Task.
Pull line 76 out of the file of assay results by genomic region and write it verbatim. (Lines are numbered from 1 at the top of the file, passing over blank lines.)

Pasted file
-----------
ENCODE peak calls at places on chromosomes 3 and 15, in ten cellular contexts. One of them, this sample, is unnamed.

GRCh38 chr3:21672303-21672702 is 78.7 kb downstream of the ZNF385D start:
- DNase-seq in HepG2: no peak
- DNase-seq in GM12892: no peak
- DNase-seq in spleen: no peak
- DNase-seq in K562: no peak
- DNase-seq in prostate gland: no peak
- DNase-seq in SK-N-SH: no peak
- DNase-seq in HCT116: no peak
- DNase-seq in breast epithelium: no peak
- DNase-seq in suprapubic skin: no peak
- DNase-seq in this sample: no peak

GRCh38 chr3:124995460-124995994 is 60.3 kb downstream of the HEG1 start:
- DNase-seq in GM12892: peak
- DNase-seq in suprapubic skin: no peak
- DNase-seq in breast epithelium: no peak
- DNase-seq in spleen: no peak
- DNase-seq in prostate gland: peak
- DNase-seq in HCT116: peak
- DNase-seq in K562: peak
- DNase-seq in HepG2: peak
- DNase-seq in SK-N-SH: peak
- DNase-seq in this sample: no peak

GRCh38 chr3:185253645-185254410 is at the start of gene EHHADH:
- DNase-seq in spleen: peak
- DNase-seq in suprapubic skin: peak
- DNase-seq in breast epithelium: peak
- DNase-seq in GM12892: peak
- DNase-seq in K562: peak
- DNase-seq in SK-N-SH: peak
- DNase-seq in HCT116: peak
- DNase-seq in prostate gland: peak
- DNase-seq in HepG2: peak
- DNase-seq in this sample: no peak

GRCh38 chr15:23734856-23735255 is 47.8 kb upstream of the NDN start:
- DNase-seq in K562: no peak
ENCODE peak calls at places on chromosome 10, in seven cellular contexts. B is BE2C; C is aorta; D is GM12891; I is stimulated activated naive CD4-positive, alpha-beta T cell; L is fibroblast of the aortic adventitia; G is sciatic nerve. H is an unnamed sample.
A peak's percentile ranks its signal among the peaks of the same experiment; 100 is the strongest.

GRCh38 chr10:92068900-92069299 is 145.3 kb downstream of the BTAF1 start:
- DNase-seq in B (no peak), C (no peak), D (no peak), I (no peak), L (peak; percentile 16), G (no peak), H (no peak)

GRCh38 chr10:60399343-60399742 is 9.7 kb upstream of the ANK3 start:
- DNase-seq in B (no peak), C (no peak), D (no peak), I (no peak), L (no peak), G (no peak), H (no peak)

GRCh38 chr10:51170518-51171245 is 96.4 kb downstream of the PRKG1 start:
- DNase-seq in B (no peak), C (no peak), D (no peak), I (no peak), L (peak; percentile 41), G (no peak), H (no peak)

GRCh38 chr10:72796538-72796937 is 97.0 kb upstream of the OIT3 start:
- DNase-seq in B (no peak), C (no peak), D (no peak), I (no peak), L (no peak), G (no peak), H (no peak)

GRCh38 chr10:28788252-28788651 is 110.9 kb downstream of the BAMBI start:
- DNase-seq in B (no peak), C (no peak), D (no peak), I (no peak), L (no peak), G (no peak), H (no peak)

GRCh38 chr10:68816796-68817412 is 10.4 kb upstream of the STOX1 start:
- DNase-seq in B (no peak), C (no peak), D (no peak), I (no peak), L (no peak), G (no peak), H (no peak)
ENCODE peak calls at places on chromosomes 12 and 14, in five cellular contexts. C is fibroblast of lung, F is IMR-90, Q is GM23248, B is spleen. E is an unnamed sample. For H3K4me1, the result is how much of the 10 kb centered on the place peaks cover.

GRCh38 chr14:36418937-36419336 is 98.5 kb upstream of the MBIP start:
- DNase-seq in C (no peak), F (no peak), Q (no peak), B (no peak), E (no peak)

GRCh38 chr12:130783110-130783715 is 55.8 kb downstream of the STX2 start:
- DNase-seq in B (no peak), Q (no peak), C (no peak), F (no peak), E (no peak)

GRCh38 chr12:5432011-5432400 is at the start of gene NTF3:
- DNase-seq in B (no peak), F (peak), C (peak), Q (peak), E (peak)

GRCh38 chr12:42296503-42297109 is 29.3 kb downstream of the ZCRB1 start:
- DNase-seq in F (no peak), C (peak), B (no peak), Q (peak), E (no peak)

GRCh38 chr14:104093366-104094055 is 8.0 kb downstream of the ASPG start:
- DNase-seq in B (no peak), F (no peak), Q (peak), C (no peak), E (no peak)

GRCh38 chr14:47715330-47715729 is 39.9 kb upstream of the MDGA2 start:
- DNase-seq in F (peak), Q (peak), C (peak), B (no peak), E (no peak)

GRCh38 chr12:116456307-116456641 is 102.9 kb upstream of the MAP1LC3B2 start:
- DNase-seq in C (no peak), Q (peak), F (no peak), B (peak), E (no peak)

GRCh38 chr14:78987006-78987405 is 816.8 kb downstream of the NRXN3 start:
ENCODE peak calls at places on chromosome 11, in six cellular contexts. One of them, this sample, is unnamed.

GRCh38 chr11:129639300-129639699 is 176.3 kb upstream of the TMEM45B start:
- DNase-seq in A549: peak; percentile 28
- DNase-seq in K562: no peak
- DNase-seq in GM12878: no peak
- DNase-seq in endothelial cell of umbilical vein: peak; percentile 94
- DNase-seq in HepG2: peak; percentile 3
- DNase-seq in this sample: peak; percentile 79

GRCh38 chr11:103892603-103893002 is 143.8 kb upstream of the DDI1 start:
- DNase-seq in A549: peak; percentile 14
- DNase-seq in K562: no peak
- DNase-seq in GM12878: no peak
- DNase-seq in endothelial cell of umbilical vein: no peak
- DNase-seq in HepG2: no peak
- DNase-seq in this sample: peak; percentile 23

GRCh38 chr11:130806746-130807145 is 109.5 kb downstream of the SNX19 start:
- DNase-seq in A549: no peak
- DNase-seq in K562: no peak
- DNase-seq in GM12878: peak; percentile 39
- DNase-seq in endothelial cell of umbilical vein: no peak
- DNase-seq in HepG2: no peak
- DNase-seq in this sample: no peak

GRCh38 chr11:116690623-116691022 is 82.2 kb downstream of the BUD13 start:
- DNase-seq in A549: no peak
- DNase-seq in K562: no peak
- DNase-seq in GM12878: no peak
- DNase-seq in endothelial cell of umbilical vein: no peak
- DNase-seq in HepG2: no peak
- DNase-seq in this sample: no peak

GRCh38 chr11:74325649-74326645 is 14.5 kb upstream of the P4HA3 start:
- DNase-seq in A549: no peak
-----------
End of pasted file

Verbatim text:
- DNase-seq in A549: peak; percentile 14